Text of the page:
The adhesive force of the pressure-sensitive adhesive layer of the thus-obtained pressure-sensitive adhesive tape was measured with respect to adhesion to a silicon wafer (mirror surface) (ordinary temperature (23 C.); 180 peeling method; peel rate, 300 mm/min; sample width, 20 mm; in accordance with JIS Z 0237), and was found to be 1,100 g/20 mm. Further, the pressure-sensitive adhesive tape applied was irradiated with ultraviolet (wavelength, 365 nm; 1,000 mJ/cm2) from the back side thereof. Immediately after the irradiation, the tape was stripped to measure the adhesive force thereof in the same manner. As a result, the adhesive force of the thus-treated tape was found to be 22 g/20 mm.

A polyester film having a thickness of 50 μm which had undergone a treatment for imparting releasability was coated on the treated side with the pressure-sensitive adhesive solution described above to form a pressure-sensitive adhesive layer having a thickness of 20 μm. This coated polyester film was cut into a dumbbell shape. After the pressure-sensitive adhesive layer was separated from the releasable polyester film, the tensile modulus of elasticity of the pressure-sensitive adhesive layer alone was measured in accordance with JIS K 7127 and was found to be 0.7 kg/mm2. Further, the pressure-sensitive adhesive layer was irradiated with ultraviolet (wavelength, 365 nm; 1,000 mJ/cm2), and was then examined for tensile modulus of elasticity in the same manner. As a result, the tensile modulus of elasticity of the thus-treated pressure-sensitive adhesive layer was found to be 10 kg/mm2. The degree of volumetric shrinkage of the pressure-sensitive adhesive layer was calculated from the change in specific gravity caused by ultraviolet irradiation, and was found to be 3%.

Further, the percentage removal of foreign particles and the number of foreign particles adhered were determined in the same manner as in Example 1.

EXAMPLE 3

A pressure-sensitive adhesive tape having a 20 μm-thick pressure-sensitive adhesive layer was obtained in the same manner as in Example 1, except that 100 parts by weight of polyethylene glycol diacrylate (molecular weight, 708) was used as a polymerizable oligomer.

The adhesive force of the pressure-sensitive adhesive layer of the thus-obtained pressure-sensitive adhesive tape was measured with respect to adhesion to a silicon wafer (mirror surface) (ordinary temperature (23 C.); 180 peeling method; peel rate, 300 mm/min; sample width, 20 mm; in accordance with JIS Z 0237), and was found to be 1,230 g/20 mm. Further, the pressure-sensitive adhesive tape applied was irradiated with ultraviolet (wavelength, 365 nm; 1,000 mJ/cm2) from the back side thereof. Immediately after the irradiation, the tape was stripped to measure the adhesive force thereof in the same manner. As a result, the adhesive force of the thus-treated tape was found to be 70 g/20 mm.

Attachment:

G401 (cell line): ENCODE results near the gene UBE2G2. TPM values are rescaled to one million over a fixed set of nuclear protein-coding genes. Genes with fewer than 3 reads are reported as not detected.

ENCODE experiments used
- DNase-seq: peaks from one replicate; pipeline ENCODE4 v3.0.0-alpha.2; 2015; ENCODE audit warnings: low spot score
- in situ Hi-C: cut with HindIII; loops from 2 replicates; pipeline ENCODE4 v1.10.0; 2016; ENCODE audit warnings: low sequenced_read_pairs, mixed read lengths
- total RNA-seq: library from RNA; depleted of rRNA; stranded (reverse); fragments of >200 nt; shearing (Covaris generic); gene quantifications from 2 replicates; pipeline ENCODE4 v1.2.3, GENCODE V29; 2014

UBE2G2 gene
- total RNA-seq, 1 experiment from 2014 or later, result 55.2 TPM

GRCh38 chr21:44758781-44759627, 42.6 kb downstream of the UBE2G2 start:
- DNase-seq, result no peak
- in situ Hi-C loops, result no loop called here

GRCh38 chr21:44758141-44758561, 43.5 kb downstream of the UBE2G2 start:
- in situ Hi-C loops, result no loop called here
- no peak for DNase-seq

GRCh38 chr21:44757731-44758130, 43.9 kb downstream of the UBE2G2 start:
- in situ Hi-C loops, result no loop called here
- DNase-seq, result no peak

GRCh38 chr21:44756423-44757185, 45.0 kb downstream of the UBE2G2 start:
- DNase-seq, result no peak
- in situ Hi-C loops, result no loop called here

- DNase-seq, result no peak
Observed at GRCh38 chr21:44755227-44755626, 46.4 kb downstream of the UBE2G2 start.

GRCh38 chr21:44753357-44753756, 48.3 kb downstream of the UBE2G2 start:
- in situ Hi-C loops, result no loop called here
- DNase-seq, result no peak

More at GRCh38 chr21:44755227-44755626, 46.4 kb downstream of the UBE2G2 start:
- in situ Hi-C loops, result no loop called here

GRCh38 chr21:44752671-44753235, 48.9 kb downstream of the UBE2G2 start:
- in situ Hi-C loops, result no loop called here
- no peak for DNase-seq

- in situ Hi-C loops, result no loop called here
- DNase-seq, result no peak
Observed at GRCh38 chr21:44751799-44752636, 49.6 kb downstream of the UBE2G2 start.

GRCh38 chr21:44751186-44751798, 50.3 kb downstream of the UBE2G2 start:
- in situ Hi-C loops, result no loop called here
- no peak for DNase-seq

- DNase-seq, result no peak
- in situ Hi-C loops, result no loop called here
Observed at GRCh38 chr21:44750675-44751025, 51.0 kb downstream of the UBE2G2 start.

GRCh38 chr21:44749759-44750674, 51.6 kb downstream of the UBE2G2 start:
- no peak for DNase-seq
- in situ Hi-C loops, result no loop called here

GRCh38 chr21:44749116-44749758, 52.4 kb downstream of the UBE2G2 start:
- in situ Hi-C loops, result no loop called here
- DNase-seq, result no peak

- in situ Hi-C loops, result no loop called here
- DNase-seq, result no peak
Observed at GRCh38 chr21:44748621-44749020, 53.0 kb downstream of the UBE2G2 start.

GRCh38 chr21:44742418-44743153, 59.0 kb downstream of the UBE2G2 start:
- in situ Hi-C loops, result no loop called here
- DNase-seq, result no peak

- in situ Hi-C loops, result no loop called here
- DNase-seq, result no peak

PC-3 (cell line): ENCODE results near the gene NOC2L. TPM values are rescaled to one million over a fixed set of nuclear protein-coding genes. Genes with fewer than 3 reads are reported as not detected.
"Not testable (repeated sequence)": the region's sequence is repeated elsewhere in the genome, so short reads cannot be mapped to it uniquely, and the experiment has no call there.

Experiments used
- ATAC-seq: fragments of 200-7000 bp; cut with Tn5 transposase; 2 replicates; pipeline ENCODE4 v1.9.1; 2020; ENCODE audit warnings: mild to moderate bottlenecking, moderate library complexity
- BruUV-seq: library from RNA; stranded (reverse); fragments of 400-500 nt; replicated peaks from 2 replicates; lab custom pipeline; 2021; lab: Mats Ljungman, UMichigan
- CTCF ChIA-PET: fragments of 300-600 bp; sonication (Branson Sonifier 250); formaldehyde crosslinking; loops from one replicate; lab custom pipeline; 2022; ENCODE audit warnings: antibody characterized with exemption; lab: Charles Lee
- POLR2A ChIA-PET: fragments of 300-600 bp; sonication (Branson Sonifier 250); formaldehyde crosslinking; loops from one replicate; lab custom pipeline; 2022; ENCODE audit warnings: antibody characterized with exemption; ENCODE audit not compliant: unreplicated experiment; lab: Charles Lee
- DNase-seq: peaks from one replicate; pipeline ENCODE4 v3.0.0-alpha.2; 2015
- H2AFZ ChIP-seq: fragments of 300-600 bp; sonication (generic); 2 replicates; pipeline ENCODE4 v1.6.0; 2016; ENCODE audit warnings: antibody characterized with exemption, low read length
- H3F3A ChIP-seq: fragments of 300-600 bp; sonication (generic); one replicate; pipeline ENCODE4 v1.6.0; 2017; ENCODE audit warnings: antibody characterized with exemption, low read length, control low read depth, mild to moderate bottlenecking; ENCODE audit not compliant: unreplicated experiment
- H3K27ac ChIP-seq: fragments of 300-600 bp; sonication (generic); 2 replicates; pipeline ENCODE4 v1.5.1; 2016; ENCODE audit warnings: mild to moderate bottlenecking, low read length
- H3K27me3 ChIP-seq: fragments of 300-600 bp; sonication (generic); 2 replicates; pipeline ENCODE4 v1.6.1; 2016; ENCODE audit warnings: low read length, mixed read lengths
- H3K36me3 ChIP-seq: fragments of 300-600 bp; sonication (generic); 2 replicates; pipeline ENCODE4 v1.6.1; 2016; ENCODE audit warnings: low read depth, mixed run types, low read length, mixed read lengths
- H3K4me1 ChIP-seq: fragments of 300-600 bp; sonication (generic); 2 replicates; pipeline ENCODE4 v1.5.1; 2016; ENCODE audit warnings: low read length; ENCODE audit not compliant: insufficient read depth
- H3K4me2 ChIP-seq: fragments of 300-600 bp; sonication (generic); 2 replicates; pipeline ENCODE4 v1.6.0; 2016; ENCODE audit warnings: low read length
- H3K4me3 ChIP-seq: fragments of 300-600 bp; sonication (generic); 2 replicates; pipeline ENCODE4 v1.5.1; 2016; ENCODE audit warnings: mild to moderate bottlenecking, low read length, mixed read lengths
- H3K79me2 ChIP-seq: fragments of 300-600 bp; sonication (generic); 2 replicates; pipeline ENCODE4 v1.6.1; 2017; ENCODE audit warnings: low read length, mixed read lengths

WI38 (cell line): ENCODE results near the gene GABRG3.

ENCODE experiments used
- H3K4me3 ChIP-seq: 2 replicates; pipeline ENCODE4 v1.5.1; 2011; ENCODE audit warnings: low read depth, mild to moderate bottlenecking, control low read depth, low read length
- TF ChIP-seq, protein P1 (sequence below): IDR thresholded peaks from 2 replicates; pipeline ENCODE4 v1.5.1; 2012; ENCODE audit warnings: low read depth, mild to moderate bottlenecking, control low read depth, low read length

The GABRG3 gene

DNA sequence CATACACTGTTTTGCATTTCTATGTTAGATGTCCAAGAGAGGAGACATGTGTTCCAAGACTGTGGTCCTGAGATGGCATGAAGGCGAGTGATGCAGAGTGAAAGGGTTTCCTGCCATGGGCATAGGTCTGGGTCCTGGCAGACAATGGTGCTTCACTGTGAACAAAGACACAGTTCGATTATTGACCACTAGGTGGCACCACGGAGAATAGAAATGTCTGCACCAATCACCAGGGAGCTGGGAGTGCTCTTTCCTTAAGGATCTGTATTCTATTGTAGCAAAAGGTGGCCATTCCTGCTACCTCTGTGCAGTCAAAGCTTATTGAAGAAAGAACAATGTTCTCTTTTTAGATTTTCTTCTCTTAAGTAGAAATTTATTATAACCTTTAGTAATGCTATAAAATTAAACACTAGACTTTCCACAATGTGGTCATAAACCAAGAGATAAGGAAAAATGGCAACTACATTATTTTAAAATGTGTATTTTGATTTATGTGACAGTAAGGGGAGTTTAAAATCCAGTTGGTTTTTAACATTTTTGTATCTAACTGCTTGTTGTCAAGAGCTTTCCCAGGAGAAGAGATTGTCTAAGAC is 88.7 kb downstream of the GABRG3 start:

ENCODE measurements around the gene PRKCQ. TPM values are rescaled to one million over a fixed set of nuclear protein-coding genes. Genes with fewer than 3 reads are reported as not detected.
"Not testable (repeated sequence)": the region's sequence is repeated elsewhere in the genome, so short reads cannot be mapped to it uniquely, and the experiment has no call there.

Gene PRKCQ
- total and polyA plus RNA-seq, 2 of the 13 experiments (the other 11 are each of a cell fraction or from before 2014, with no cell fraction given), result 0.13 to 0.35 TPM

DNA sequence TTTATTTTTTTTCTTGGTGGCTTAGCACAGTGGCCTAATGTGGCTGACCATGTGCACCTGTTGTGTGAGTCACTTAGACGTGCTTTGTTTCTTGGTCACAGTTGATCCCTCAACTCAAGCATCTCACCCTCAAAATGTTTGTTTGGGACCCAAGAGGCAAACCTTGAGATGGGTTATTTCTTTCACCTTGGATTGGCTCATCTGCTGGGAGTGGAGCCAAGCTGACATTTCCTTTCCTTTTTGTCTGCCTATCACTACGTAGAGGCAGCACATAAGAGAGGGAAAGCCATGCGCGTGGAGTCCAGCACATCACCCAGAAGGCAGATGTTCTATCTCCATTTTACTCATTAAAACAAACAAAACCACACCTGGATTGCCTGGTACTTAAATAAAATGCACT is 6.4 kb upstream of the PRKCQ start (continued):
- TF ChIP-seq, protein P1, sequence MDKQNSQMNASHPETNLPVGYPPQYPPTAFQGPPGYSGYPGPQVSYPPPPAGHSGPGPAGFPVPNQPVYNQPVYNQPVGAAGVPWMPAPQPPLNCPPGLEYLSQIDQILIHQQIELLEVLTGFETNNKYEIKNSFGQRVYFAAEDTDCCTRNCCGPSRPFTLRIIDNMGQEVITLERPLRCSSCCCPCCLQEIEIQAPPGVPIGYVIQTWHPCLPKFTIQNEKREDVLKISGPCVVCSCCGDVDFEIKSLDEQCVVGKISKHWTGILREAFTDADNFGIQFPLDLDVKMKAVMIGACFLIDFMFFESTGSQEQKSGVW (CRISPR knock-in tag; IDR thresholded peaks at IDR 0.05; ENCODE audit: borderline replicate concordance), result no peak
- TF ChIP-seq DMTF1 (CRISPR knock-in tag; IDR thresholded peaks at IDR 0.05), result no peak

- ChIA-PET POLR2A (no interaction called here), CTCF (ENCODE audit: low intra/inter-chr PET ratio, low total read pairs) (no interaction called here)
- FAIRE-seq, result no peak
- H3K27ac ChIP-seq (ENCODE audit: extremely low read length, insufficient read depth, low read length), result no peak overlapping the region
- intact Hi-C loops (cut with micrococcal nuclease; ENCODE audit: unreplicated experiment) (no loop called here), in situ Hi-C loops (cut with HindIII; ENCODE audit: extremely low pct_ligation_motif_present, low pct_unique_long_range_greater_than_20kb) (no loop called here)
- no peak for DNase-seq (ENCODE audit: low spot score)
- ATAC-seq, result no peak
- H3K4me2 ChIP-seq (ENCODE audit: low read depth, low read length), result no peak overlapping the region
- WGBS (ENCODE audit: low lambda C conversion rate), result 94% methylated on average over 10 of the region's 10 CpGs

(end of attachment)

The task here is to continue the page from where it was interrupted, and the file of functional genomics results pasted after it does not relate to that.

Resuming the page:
A polyester film having a thickness of 50 μm which had undergone a treatment for imparting releasability was coated on the treated side with the pressure-sensitive adhesive solution described above to form a pressure-sensitive adhesive layer having a thickness of 20 μm. This coated polyester film was cut into a dumbbell shape. After the pressure-sensitive adhesive layer was separated from the releasable polyester film, the tensile modulus of elasticity of the pressure-sensitive adhesive layer alone was measured in accordance with JIS K 7127 and was found to be 0.8 kg/mm2. Further, the pressure-sensitive adhesive layer was irradiated with ultraviolet (wavelength, 365 nm; 1,000 mJ/cm2), and was then examined for tensile modulus of elasticity in the same manner. As a result, the tensile modulus of elasticity of the thus-treated pressure-sensitive adhesive layer was found to be 2.0 kg/mm2. The degree of volumetric shrinkage of the pressure-sensitive adhesive layer was calculated from the change in specific gravity caused by ultraviolet irradiation, and was found to be 2%.

Further, the percentage removal of foreign particles and the number of foreign particles adhered were determined in the same manner as in Example 1.

EXAMPLE 4

A pressure-sensitive adhesive tape having a 20 μm-thick pressure-sensitive adhesive layer was obtained in the same manner as in Example 1, except that a polyester substrate sheet having a thickness of 50 μm which had undergone an antistatic treatment was used.

In the antistatic treatment, the polyester substrate sheet was coated on the side opposite to the side where a pressure-sensitive adhesive layer was to be formed, with a liquid prepared by diluting Colcoat NR-121X (manufactured by Colcoat Co., Ltd., Japan) with methyl ethyl ketone 10 times, by means of a bar coater. The treated surface had a surface resistivity of 2109 (Ω/square) (as measured in accordance with ASTM D257).